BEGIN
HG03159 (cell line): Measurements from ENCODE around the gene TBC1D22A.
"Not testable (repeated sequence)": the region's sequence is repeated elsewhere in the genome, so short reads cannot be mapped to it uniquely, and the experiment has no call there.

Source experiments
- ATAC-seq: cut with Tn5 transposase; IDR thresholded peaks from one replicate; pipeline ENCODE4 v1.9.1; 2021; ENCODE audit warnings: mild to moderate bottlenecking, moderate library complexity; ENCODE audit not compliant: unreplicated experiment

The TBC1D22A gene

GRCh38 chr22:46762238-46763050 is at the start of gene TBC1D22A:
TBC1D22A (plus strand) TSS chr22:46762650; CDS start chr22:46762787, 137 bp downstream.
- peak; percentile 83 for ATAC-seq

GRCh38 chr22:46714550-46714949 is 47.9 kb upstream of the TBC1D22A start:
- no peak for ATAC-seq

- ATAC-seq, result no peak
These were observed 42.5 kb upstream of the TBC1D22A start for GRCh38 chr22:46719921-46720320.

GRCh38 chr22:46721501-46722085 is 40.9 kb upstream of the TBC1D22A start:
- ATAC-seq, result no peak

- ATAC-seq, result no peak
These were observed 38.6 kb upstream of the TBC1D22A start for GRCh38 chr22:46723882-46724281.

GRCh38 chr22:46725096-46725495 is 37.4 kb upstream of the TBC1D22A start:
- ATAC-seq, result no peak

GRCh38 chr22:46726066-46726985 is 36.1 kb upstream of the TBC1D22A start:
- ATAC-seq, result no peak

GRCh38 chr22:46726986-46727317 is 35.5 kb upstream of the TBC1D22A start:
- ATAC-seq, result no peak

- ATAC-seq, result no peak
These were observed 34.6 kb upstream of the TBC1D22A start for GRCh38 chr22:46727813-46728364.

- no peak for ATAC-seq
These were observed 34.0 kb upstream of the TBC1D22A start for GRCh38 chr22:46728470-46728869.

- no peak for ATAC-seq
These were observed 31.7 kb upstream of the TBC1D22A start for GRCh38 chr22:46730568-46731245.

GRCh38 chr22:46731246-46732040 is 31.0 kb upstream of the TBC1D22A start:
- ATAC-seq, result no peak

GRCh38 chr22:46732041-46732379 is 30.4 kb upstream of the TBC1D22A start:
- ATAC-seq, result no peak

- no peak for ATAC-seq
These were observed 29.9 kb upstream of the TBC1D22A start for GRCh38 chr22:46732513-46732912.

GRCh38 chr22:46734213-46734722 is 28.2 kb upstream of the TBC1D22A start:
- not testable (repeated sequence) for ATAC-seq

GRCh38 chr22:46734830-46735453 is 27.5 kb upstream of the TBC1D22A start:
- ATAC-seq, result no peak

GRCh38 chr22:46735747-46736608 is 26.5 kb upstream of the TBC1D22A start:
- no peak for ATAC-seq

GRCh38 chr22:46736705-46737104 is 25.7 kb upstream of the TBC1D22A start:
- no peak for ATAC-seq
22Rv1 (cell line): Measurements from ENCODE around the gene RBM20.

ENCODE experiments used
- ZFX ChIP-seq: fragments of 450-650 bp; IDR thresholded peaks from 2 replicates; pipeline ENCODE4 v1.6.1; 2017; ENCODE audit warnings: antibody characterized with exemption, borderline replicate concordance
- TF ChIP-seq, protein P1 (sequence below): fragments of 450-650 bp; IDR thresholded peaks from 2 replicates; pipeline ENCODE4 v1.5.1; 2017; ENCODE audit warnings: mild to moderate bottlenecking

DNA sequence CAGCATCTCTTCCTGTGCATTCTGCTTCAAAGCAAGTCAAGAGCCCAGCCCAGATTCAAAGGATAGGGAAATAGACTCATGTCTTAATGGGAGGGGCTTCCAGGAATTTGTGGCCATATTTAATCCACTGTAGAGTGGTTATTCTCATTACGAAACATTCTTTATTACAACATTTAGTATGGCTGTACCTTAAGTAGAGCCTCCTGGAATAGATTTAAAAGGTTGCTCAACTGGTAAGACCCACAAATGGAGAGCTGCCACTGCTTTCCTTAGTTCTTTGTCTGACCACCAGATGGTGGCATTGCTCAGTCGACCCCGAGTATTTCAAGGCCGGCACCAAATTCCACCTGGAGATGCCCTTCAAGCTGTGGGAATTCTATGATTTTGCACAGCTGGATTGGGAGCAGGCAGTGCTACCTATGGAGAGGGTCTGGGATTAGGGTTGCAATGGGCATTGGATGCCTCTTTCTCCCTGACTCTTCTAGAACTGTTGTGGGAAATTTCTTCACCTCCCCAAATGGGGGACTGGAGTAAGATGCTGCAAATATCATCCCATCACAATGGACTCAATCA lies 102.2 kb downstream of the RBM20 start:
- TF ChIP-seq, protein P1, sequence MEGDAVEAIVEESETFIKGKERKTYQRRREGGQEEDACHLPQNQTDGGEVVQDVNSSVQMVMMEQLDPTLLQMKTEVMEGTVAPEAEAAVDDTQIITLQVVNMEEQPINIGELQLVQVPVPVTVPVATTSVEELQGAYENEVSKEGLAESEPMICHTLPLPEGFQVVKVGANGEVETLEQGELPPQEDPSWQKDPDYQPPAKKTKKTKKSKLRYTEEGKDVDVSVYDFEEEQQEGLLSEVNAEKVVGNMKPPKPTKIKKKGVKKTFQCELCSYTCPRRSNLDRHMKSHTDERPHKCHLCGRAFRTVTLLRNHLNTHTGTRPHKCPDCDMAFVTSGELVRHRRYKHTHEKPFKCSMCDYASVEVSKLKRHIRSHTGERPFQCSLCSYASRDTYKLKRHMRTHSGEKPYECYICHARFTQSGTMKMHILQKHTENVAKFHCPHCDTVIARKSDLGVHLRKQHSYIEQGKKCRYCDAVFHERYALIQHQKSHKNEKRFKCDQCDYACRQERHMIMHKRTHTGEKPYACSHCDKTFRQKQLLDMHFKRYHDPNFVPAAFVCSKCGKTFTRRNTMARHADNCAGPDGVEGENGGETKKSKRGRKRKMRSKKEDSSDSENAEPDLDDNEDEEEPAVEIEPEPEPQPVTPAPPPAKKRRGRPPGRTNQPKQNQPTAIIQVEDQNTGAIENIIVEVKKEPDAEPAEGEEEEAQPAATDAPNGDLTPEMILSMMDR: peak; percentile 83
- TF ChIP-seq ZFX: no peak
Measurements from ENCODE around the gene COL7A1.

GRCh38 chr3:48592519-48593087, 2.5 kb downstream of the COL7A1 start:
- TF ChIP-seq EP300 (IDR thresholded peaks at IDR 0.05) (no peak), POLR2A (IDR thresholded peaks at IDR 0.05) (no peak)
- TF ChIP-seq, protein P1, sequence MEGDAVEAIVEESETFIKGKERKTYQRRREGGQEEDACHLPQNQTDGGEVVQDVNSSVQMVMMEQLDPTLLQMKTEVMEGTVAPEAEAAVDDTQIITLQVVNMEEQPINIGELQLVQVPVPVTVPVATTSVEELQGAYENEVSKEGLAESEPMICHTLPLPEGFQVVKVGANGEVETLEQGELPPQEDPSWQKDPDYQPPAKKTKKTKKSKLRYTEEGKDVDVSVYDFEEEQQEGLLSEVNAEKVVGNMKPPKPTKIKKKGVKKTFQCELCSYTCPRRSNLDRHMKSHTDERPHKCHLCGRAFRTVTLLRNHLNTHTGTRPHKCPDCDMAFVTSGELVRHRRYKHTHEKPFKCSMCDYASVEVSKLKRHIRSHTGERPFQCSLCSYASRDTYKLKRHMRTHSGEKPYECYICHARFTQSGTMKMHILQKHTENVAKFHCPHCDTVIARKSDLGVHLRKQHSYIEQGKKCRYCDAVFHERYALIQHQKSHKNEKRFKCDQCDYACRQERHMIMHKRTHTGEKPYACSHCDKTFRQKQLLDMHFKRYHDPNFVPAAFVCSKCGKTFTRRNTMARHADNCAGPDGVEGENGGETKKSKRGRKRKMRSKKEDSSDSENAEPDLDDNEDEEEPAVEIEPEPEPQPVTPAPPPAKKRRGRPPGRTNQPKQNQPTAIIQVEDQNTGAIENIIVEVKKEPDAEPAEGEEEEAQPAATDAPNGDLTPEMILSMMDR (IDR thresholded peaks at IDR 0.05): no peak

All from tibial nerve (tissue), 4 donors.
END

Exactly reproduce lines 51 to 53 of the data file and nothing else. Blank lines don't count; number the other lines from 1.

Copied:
GRCh38 chr3:48592519-48593087, 2.5 kb downstream of the COL7A1 start:
- TF ChIP-seq EP300 (IDR thresholded peaks at IDR 0.05) (no peak), POLR2A (IDR thresholded peaks at IDR 0.05) (no peak)
- TF ChIP-seq, protein P1, sequence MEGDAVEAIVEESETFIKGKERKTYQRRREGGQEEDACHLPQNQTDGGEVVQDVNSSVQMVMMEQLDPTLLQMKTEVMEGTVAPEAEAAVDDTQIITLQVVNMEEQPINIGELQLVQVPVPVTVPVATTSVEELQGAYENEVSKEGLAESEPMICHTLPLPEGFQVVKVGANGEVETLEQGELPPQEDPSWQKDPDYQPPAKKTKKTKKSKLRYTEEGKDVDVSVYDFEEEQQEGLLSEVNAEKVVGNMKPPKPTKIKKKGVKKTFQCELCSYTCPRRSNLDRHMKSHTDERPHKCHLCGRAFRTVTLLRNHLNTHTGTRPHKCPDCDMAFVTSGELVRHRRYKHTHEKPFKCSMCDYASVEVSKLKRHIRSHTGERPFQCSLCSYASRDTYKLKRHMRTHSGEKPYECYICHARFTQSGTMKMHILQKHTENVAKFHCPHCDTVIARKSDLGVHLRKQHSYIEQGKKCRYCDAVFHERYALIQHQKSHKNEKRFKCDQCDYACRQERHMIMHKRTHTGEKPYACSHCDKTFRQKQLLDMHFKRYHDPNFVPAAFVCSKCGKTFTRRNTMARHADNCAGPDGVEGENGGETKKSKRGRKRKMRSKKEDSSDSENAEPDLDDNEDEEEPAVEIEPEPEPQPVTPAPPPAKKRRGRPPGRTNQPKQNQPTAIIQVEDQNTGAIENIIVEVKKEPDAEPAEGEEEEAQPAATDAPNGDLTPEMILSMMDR (IDR thresholded peaks at IDR 0.05): no peak